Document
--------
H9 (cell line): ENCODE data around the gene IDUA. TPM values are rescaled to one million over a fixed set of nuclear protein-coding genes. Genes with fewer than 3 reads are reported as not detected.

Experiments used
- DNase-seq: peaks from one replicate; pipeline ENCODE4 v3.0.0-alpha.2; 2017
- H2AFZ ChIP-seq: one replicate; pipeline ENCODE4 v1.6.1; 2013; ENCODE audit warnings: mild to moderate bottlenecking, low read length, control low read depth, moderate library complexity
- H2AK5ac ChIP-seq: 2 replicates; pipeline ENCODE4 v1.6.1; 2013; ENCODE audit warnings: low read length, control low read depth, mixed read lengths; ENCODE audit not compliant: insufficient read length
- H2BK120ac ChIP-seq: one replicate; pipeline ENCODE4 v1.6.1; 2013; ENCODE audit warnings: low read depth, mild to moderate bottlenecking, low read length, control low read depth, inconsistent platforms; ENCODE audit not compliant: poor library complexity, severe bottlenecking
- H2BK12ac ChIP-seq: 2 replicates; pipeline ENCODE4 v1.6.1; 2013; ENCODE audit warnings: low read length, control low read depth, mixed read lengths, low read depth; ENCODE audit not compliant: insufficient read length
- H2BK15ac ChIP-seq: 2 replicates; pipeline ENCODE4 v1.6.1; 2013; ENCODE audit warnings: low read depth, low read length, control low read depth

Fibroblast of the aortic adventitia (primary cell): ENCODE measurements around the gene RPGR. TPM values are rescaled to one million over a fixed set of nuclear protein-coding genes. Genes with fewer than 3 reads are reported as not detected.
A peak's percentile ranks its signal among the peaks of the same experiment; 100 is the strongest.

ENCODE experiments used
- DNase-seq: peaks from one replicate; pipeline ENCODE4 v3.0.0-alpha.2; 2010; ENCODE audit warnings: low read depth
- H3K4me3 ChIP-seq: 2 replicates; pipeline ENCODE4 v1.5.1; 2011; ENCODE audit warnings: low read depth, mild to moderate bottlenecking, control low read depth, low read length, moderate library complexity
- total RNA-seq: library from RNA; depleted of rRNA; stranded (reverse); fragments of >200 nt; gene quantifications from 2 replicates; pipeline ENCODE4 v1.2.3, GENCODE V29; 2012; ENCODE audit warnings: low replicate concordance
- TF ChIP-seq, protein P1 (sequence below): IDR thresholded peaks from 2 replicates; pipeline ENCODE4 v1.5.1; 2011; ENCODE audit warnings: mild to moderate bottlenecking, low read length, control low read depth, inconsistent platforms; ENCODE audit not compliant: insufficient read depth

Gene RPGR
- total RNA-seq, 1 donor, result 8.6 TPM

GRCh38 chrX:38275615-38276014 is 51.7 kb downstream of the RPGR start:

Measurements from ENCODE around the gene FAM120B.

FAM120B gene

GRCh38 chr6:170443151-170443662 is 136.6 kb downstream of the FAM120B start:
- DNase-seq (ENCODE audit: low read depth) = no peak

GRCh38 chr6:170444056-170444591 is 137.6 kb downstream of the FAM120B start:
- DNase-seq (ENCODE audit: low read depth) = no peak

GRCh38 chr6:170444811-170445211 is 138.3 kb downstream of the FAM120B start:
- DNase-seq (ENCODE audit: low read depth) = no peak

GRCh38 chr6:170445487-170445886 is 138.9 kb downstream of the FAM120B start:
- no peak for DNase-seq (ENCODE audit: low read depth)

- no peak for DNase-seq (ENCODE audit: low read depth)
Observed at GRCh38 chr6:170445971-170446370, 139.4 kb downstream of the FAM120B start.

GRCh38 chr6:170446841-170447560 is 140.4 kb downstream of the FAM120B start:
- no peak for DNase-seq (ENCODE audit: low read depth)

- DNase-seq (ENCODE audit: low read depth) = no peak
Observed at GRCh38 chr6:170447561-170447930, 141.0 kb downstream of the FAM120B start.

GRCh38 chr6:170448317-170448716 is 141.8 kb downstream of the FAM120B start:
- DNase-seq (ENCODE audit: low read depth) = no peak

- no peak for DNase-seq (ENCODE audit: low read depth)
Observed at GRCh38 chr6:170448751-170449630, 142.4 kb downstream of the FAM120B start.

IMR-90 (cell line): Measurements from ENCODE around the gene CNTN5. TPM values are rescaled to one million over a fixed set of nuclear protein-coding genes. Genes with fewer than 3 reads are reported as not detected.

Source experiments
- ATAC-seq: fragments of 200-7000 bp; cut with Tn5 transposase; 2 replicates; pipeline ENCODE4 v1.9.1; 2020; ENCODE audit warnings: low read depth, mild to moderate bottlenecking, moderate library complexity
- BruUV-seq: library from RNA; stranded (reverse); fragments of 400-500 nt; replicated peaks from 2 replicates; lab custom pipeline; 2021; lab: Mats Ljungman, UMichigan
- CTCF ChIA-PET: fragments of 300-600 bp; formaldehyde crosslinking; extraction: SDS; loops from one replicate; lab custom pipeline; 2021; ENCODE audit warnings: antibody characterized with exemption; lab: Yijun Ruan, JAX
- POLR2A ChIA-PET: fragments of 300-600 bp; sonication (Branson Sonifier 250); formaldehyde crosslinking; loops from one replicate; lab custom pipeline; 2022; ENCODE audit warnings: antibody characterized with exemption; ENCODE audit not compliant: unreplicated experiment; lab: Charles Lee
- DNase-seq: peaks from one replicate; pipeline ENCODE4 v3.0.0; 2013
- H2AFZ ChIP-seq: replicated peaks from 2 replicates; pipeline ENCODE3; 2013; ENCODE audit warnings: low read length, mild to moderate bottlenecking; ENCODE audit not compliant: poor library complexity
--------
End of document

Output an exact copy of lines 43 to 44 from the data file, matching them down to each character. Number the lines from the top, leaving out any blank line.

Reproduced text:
- CTCF ChIA-PET: fragments of 300-600 bp; formaldehyde crosslinking; extraction: SDS; loops from one replicate; lab custom pipeline; 2021; ENCODE audit warnings: antibody characterized with exemption; lab: Yijun Ruan, JAX
- POLR2A ChIA-PET: fragments of 300-600 bp; sonication (Branson Sonifier 250); formaldehyde crosslinking; loops from one replicate; lab custom pipeline; 2022; ENCODE audit warnings: antibody characterized with exemption; ENCODE audit not compliant: unreplicated experiment; lab: Charles Lee